In contrast I have seen the arctic fox (locally common). This fox eats small mammals, like the lemming and they will ocassionally eat the Willow Ptarmigan when the oppurtunity arizes. I have seen them way out on arctic ice. I have seen them scavenge on mostly ringed seal remains left by polar bear in the arctic. This is a much more daytime use fox than the red is from what I have seen. The gray foxes that I have seen are either nightime or near nightime activity. The reds are active anytime but mostly in the elbows of the dat from what I have seen and heard.

Three times in Wyoming and a few times I have seen badgers in Montana and twice in Washington State in woodlands near to grasslands. Except for some habituated, and unfortunately near a busy road, youngsters, most badgers I have seen were snarling at me from a hole they were digging. They showed some very sharp canines as they snarled so I kept my distance.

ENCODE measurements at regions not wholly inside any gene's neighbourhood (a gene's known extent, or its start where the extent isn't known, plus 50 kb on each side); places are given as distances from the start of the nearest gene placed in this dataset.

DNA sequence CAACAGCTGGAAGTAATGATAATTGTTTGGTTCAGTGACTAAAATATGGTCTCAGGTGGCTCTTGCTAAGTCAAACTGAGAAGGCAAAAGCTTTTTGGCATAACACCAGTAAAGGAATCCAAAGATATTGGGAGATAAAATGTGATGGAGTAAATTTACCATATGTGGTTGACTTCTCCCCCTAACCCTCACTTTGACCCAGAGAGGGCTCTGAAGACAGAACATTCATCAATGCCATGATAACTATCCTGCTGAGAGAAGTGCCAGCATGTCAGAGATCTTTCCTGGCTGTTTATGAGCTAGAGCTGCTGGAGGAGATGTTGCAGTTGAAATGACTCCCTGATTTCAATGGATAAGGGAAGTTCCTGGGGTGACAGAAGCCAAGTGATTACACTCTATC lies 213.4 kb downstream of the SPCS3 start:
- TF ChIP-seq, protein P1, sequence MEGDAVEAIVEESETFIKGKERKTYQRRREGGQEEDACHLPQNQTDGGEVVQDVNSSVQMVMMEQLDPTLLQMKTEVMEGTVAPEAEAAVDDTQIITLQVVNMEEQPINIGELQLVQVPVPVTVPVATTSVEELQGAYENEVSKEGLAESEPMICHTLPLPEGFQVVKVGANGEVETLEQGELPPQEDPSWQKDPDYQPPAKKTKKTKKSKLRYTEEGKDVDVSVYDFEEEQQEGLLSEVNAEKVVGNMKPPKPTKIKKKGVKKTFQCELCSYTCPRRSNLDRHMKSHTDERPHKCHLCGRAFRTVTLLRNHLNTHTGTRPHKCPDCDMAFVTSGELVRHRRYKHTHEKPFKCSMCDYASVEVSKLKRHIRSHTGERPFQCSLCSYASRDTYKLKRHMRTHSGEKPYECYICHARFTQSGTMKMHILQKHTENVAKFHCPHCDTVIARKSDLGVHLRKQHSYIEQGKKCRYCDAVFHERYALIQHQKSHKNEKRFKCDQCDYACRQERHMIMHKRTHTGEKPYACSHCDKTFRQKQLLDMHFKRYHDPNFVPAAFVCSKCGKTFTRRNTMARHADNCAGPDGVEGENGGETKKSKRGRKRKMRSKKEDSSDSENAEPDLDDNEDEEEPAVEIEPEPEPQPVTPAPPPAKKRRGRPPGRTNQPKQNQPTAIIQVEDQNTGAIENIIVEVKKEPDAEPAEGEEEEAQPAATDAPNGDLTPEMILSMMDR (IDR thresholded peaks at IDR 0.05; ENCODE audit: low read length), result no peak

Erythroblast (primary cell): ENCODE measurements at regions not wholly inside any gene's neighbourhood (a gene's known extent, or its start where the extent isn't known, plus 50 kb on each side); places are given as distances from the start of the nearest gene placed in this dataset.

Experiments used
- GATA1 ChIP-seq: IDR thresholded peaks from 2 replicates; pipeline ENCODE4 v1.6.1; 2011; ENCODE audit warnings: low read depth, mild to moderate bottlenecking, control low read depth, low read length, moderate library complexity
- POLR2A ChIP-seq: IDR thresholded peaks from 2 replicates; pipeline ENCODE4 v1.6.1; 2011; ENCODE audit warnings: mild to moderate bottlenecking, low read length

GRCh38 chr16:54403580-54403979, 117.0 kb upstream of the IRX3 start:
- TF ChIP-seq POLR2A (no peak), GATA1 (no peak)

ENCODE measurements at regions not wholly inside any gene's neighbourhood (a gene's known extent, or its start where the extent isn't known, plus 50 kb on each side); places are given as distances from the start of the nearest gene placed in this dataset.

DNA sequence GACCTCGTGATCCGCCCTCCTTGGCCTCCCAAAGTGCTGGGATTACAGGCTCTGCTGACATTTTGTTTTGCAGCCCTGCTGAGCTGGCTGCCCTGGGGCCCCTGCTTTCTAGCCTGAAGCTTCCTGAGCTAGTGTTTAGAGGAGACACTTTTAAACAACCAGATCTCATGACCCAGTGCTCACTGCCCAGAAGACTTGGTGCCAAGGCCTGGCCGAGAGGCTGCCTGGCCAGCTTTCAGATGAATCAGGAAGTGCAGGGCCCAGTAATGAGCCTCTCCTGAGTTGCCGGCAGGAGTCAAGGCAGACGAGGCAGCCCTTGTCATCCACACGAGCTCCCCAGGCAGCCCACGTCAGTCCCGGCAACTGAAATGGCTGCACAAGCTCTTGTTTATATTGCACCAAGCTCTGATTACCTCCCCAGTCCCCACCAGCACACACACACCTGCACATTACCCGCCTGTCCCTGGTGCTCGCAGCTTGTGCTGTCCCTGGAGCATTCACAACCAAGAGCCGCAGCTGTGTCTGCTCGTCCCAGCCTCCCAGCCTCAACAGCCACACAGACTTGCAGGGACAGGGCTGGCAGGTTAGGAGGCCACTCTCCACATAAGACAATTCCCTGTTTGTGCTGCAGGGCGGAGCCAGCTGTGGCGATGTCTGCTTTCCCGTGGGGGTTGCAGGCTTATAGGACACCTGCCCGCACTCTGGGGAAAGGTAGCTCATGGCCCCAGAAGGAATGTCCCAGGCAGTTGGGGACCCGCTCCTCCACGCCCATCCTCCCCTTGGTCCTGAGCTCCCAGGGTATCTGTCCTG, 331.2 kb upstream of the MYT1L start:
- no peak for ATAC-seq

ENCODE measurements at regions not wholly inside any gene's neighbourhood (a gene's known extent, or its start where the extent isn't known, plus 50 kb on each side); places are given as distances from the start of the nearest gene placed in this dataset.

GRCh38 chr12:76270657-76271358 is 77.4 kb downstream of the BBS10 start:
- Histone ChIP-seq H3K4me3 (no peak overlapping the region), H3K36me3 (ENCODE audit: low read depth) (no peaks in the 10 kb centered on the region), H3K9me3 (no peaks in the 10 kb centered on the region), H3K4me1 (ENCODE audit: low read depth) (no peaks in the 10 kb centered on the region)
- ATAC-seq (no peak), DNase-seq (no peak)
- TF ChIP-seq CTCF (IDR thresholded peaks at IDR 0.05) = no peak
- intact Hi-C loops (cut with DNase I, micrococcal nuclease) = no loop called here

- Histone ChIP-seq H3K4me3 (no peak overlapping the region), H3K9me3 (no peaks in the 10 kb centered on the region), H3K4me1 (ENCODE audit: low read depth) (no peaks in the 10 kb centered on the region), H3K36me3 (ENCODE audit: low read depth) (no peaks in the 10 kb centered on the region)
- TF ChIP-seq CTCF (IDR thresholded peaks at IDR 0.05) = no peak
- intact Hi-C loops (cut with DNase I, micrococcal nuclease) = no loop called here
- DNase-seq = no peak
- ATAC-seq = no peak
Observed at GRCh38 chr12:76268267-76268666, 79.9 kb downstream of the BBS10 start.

I saw pine martins, 4 or 5 of them, on top of woodpiles, midwinter in the center of Yellowstone National Park. I saw 2 of them over the years staring down at me from Lodgepole Pines as I cruized by on cross-country skis in the backcountry.

I got quilled by a porcupine inWashington State as I tried to get a quill from its tail. I have owned dogs that have come to me with muzzles filled with quills.

Again, in the neighborhood I grew up in, within Washington D.C. I saw several marsupial oppossums, one in a garage, but mostly in back alleys near  my house. About 5 years ago I saw a large, seemingly slow, opossum in my older sister’s next door neighbors yard.

She and her neighbor had wood chucks (mostly young of the year) in their yards 5 and six years ago. This was in Rockville, Maryland.